Chia Seeds: More Than Just a Chia Pet!

August 6, 2013

A few weeks ago, Nutritioulicious contributor Rosemary Squires told you all about the health benefits of flaxseeds – plus she shared a delicious recipe for a strawberry banana flax smoothie! Today she’s filling you in on those little chia seeds you may have seen popping up everywhere!

“Ch-ch-ch-chia!” Anybody remember this catchphrase? Remember planting seeds in a chia pet and growing “fur?” Well those same seeds used to grow the sprouts on your chia pet are now being consumed for their nutritional qualities!

Like flaxseeds, chia seeds are high in fiber, omega-3 fatty acids, antioxidants, and minerals.  The fatty acids in chia seeds can help decrease the risk of inflammatory diseases, and the soluble fiber can help decrease cholesterol and slows digestion, which means you’ll be energized for longer after eating them.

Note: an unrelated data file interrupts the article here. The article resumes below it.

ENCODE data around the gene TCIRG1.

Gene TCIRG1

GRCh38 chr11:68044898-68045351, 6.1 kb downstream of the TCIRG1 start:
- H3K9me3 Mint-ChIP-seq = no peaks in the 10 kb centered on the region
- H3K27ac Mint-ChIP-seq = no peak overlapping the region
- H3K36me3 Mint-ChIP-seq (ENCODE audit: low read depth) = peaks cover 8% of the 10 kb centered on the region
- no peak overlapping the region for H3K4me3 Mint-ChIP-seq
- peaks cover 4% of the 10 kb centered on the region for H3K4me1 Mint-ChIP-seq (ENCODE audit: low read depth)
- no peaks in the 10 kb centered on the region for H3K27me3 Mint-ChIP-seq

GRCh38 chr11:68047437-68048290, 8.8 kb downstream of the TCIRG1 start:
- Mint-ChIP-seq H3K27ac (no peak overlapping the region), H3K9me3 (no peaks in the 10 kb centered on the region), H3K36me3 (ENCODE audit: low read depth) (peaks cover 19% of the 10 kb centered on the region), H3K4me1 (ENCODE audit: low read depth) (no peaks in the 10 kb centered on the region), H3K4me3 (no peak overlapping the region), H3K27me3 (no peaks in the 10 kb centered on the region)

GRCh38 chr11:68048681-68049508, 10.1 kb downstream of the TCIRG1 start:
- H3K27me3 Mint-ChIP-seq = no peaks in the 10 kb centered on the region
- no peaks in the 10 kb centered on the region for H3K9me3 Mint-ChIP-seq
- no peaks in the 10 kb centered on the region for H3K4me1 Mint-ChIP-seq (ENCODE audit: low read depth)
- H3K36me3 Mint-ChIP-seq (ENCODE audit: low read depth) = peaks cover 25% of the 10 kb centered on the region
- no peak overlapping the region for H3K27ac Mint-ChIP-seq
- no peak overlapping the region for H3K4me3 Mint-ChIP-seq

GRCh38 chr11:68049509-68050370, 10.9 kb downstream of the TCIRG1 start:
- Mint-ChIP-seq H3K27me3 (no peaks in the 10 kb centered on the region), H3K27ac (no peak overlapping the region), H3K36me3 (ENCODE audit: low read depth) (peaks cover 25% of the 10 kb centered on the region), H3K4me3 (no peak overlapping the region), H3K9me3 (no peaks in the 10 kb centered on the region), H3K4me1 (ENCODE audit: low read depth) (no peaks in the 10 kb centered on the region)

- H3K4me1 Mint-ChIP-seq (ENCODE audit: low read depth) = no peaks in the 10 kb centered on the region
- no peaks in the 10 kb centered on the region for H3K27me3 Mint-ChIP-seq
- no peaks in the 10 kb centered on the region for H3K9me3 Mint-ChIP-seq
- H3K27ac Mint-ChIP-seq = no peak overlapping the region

Chia seeds are most commonly found in their whole seed form. Unlike flaxseeds, chia seeds do not need to be ground in order for your body to obtain their nutrients!

Due to their high antioxidant content, chia seeds can be stored at room temperature for over two years! Compare that to the limited 4 months you can store whole flaxseeds at room temperature. If you’re planning on buying flax and chia seed in their ground form, they should be stored in the refrigerator to prevent oxidation and loss of nutrients.

Chia seeds can be eaten plain but it has become very popular to blend them with yogurt, milk, or oatmeal. Another very common use of chia seeds is to make a pudding with them. When combined with water, the chia seeds turn into a gel-like substance, which is perfect for pudding.

Have you tried chia seeds yet? If so, what’s your favorite way to use them?

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